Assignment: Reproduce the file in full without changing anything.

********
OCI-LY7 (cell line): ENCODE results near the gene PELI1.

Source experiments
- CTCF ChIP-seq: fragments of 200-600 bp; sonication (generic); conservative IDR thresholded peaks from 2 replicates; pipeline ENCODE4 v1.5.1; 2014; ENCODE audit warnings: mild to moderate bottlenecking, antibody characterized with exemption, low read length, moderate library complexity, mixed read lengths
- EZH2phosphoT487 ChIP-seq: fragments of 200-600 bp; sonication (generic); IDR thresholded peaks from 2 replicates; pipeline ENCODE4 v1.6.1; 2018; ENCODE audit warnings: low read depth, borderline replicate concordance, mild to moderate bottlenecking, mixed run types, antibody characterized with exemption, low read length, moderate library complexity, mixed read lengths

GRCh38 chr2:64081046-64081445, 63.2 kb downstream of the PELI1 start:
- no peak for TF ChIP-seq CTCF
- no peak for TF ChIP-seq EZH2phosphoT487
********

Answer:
OCI-LY7 (cell line): ENCODE results near the gene PELI1.

Source experiments
- CTCF ChIP-seq: fragments of 200-600 bp; sonication (generic); conservative IDR thresholded peaks from 2 replicates; pipeline ENCODE4 v1.5.1; 2014; ENCODE audit warnings: mild to moderate bottlenecking, antibody characterized with exemption, low read length, moderate library complexity, mixed read lengths
- EZH2phosphoT487 ChIP-seq: fragments of 200-600 bp; sonication (generic); IDR thresholded peaks from 2 replicates; pipeline ENCODE4 v1.6.1; 2018; ENCODE audit warnings: low read depth, borderline replicate concordance, mild to moderate bottlenecking, mixed run types, antibody characterized with exemption, low read length, moderate library complexity, mixed read lengths

GRCh38 chr2:64081046-64081445, 63.2 kb downstream of the PELI1 start:
- no peak for TF ChIP-seq CTCF
- no peak for TF ChIP-seq EZH2phosphoT487